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Hyundai Motor posts first profit gain this year on China, Brazil sales

* Q3 net profit 2.3 trln won vs consensus of 2.17 trln won

* China, Brazil sales strong on new factories

* Aging models, tight supply, competition crimp U.S., Korea sales

* Shares end down 1.9 pct in rising market

By Hyunjoo Jin

SEOUL, Oct 24 (Reuters) - South Korean auto giant Hyundai Motor Co posted a modest profit gain following third consecutive quarters of decline as strong sales in China and Brazil countered lacklustre performances at home and in the United States.

The 3.9 percent year-on-year growth in the quarter ended September puts Hyundai Motor on a recovery track, although rising competition and a firming local currency are obstacles that it would still have to overcome.

Hyundai Motor, once a stellar performer in the global auto industry, has seen its U.S. market share shrink as a weaker yen gives Japanese cars a leg-up. The South Korean firm is also being squeezed by the growing popularity of BMW and Volkswagen models in its home market in the wake of bilateral trade deals.

Hyundai Motor, the world's fifth-biggest carmaker along with affiliate Kia Motors Corp, said on Thursday net profit rose to 2.3 trillion won ($2.18 billion) in July-September. That was slightly above an average forecast of 2.17 trillion won, according to Thomson Reuters I/B/E/S.

Sales were helped by increased output in Brazil and China after Hyundai Motor set up new factories there. It also benefited from anti-Japan sentiment that broke out last year in China, the world's biggest auto market, after a diplomatic row with Japan over disputed islands.

Analysts expect Hyundai Motor's earnings to rebound in the fourth quarter. Its profit a year earlier was hammered by a costly recall in the United States.

That rebound will set the stage for a moderate recovery next year driven by new models such as Sonata and the Genesis. But Hyundai Motor warned that uncertainties in the global economy could still spoil the show.

"The global vehicle market will grow less than expected in the fourth quarter, because of a delay in the recovery of U.S, and other advanced economies, and concerns about slowing demand in emerging markets," Hyundai Motor said in a statement.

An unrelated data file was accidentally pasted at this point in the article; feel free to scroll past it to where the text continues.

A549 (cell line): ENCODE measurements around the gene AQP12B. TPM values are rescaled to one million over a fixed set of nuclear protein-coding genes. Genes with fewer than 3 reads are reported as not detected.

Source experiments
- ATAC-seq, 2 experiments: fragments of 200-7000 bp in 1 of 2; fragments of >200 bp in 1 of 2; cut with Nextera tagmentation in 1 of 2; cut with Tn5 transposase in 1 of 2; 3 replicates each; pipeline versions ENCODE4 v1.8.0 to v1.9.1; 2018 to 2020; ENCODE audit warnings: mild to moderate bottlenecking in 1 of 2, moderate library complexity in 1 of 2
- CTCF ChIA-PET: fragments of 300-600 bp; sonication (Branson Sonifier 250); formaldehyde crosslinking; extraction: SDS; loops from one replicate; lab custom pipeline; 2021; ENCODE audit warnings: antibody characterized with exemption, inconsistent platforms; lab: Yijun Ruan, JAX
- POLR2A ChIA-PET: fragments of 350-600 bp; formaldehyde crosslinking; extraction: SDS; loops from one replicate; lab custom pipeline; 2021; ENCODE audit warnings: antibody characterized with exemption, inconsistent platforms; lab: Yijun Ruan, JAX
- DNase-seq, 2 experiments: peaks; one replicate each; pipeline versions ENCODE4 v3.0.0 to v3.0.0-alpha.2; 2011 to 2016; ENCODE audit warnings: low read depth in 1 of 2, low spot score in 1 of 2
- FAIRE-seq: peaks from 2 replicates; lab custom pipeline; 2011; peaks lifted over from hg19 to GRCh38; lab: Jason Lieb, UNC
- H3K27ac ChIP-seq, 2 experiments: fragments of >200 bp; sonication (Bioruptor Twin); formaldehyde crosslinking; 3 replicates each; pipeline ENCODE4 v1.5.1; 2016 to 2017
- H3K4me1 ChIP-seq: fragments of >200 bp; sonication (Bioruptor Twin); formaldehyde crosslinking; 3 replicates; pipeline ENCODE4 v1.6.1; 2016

Hyundai Motor has also been knocked by unfavourable currency movements. The South Korean won has strengthened about 13 percent against the yen so far this year, giving Japanese rivals a bigger competitive edge.


Hyundai Motor increased sales incentives in the United States and South Korea in the third quarter to woo customers away from rivals and to boost demand for its aging models, analysts say.

U.S. incentive spending jumped 76 percent to $1,926 per sale in September from a year earlier, although that is lower than the industry average of $2,363 per vehicle, according to auto information provider Edmunds.com.

Hyundai plans to launch a new, significantly redesigned version of its Genesis large car and a revamped Sonata mid-sized sedan in the U.S. next year.

"With important 2014 redesigns of the Genesis and Sonata coming, Hyundai can expect a reduction in incentives," Edmunds.com analyst Jeremy Acevedo said in an emailed statement to Reuters.

Hyundai Motor shares ended down 1.9 percent to 253,500 won in Seoul trading on Thursday after jumping 16 percent over the past three months on hopes the upcoming models Genesis and Sonata may help revive earnings growth.

Brokerages such as Macquarie Securities and BNP Paribas this month raised the target share price of Hyundai Motor.


Total vehicle shipments climbed 11 percent to 1.1 million in the third quarter as labour strikes at home were offset by increased production in China and Brazil.

Hyundai Motor will try to exceed its goal of raising global vehicle sales by 6 percent to 4.66 million vehicles this year, Kim said.

Hyundai Motor's labour union in South Korea staged partial strikes in August and September during wage talks, but caused less production loss compared with last year.

The union plans to select a new leader in early November to replace the current hardline chief, who last year led the automaker's first strike in four years.

Next year, Hyundai Motor's production capacity will grow only 5.6 percent to 4.91 million vehicles, Kim Yeung-tae, vice president of Hyundai Motor, said during a conference call on Thursday. It reiterated that there is no plan to build new factories.